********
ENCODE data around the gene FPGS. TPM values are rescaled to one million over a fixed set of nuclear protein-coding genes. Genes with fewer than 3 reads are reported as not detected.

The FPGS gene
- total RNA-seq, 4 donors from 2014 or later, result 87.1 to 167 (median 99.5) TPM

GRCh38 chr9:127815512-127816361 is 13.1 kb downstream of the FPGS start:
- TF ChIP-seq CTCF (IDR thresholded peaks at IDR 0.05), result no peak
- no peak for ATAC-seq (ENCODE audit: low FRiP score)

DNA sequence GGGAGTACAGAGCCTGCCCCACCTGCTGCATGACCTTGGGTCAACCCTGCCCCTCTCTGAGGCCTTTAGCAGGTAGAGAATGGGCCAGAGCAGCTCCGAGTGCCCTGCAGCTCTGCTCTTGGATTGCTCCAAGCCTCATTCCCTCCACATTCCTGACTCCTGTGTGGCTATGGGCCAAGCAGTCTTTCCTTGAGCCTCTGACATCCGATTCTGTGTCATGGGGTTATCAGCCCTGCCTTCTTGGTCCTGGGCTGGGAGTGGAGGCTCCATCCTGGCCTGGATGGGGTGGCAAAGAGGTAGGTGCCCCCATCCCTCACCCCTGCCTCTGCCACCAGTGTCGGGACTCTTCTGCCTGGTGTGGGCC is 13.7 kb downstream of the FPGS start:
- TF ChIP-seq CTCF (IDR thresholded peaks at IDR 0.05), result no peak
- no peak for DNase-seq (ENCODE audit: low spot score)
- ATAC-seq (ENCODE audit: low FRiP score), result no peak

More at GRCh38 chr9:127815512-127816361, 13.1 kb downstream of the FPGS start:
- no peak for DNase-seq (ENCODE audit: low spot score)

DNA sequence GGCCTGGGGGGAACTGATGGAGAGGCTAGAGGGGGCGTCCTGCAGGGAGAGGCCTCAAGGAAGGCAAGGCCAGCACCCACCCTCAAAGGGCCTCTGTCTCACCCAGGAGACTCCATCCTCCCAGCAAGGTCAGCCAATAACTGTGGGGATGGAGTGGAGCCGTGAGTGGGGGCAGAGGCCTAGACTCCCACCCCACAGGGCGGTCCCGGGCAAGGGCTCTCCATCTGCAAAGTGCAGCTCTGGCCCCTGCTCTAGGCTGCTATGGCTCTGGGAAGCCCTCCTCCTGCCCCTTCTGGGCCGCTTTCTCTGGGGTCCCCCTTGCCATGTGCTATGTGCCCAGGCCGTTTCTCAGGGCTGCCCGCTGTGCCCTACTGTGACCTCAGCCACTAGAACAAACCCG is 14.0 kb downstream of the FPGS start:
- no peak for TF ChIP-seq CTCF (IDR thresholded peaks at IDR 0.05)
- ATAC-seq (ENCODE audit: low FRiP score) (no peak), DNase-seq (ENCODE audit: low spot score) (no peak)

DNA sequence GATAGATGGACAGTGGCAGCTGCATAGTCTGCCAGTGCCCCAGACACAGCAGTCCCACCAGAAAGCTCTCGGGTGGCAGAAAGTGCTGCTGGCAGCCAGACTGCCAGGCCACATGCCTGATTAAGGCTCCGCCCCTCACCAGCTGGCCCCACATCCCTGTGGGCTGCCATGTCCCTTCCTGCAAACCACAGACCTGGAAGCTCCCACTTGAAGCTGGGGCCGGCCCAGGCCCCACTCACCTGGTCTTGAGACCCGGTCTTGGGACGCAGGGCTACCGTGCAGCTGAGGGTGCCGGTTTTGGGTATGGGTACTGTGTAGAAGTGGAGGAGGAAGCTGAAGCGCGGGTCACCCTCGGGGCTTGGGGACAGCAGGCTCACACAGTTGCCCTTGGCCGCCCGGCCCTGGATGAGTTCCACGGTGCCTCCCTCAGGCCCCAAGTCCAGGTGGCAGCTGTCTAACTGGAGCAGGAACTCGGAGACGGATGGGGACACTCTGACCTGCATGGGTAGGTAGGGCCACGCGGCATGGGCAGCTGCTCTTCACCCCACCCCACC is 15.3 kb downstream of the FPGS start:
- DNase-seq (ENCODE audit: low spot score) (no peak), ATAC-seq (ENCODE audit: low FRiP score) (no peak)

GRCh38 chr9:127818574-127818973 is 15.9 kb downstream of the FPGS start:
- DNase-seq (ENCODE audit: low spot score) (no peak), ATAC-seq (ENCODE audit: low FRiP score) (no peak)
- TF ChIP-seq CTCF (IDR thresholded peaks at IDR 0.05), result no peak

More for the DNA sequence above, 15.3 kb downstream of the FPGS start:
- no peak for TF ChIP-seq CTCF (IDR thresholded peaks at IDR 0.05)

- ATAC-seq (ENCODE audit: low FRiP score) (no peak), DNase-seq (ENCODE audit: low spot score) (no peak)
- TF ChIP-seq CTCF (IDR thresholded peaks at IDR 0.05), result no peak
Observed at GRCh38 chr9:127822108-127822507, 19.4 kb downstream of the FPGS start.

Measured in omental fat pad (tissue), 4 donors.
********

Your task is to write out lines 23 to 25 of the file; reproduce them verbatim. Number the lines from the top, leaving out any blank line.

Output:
- ATAC-seq (ENCODE audit: low FRiP score) (no peak), DNase-seq (ENCODE audit: low spot score) (no peak)
- TF ChIP-seq CTCF (IDR thresholded peaks at IDR 0.05), result no peak
Observed at GRCh38 chr9:127822108-127822507, 19.4 kb downstream of the FPGS start.